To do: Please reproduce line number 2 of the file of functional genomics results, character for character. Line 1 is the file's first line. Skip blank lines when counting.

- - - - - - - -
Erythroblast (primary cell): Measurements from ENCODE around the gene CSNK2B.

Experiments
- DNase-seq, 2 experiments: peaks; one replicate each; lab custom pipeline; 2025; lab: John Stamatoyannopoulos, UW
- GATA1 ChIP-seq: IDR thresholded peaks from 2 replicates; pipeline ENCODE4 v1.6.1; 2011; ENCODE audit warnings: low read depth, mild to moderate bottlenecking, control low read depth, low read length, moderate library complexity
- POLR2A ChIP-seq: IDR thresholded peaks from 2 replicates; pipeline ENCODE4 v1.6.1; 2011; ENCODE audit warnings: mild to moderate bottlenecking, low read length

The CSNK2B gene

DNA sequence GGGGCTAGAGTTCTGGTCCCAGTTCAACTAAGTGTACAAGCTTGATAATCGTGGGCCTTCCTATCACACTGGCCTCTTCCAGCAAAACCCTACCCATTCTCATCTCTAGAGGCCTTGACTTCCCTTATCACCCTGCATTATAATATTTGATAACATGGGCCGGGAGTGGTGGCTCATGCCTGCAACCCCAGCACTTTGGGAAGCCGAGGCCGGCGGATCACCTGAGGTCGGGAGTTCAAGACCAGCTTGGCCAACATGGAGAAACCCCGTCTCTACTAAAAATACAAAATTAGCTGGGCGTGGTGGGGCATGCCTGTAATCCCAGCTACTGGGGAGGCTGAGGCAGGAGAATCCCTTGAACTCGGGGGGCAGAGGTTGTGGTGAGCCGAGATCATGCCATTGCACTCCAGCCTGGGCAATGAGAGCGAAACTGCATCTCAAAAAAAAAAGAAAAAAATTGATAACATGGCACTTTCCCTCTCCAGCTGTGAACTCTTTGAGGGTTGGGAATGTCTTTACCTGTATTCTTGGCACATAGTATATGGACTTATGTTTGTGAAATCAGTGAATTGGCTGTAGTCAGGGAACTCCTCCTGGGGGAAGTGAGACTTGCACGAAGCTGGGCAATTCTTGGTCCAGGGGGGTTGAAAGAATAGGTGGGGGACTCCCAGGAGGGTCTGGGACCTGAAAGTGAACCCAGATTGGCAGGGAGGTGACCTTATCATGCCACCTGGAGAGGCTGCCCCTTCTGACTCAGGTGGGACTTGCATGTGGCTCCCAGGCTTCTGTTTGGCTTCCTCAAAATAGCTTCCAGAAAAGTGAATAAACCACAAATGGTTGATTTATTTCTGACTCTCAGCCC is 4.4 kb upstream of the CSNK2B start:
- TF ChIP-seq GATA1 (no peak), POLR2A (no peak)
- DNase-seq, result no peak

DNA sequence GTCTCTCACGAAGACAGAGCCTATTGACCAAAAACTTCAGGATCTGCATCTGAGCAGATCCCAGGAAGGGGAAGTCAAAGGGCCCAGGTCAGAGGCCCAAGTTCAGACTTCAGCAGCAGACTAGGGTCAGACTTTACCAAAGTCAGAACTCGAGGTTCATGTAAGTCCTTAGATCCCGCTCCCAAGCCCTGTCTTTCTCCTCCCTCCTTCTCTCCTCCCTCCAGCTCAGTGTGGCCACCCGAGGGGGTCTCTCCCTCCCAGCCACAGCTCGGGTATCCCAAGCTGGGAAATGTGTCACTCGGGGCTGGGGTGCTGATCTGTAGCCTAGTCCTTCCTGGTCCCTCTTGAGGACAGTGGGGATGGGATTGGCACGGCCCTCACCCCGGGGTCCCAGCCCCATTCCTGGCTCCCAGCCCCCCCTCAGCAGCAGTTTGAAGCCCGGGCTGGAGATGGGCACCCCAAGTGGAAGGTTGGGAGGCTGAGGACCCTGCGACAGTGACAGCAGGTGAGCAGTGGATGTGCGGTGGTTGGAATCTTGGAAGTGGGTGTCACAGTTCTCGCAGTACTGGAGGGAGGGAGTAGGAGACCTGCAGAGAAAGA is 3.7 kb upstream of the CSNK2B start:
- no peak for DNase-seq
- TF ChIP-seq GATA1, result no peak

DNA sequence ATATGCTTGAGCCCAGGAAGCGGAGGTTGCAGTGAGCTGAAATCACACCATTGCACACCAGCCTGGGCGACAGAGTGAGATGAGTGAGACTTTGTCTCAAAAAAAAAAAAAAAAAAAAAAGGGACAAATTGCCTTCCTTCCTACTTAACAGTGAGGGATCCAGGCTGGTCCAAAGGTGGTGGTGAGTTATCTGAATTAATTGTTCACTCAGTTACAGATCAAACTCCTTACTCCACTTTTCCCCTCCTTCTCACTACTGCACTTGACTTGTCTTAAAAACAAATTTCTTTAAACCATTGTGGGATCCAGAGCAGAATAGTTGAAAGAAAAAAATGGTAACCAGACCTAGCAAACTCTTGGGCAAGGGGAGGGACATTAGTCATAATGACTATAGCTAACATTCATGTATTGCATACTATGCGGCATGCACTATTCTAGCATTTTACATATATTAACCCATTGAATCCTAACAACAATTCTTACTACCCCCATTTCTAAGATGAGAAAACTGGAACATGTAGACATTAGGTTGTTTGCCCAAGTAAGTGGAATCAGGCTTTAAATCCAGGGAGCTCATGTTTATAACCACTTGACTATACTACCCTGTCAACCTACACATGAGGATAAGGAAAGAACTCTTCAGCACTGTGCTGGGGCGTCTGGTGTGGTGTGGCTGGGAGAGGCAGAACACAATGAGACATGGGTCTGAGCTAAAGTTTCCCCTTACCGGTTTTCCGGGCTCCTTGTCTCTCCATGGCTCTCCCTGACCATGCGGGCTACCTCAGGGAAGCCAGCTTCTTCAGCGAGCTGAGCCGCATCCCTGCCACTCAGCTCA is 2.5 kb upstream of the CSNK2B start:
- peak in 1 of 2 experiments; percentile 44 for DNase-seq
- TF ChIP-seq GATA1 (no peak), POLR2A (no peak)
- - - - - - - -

Experiments